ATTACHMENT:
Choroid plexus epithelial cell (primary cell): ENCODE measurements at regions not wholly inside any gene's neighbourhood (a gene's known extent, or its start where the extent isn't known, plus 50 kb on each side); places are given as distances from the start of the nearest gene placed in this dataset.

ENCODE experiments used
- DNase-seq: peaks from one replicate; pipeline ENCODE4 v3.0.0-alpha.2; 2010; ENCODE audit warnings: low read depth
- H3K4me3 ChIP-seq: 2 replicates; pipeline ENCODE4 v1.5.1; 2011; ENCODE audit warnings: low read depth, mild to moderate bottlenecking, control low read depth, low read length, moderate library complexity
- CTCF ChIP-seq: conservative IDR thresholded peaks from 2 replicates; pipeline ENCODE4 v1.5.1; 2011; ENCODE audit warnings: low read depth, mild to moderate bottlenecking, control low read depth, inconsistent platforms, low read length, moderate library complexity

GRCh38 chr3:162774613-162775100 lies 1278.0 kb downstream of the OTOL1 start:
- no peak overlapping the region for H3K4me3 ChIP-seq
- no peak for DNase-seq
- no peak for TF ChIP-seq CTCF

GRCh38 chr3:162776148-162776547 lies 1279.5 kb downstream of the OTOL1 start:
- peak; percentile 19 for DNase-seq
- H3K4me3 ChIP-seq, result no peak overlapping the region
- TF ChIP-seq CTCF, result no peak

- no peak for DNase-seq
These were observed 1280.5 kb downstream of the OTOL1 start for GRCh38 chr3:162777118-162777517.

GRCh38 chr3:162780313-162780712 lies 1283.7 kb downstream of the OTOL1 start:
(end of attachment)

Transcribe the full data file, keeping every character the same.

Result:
Choroid plexus epithelial cell (primary cell): ENCODE measurements at regions not wholly inside any gene's neighbourhood (a gene's known extent, or its start where the extent isn't known, plus 50 kb on each side); places are given as distances from the start of the nearest gene placed in this dataset.

ENCODE experiments used
- DNase-seq: peaks from one replicate; pipeline ENCODE4 v3.0.0-alpha.2; 2010; ENCODE audit warnings: low read depth
- H3K4me3 ChIP-seq: 2 replicates; pipeline ENCODE4 v1.5.1; 2011; ENCODE audit warnings: low read depth, mild to moderate bottlenecking, control low read depth, low read length, moderate library complexity
- CTCF ChIP-seq: conservative IDR thresholded peaks from 2 replicates; pipeline ENCODE4 v1.5.1; 2011; ENCODE audit warnings: low read depth, mild to moderate bottlenecking, control low read depth, inconsistent platforms, low read length, moderate library complexity

GRCh38 chr3:162774613-162775100 lies 1278.0 kb downstream of the OTOL1 start:
- no peak overlapping the region for H3K4me3 ChIP-seq
- no peak for DNase-seq
- no peak for TF ChIP-seq CTCF

GRCh38 chr3:162776148-162776547 lies 1279.5 kb downstream of the OTOL1 start:
- peak; percentile 19 for DNase-seq
- H3K4me3 ChIP-seq, result no peak overlapping the region
- TF ChIP-seq CTCF, result no peak

- no peak for DNase-seq
These were observed 1280.5 kb downstream of the OTOL1 start for GRCh38 chr3:162777118-162777517.

GRCh38 chr3:162780313-162780712 lies 1283.7 kb downstream of the OTOL1 start: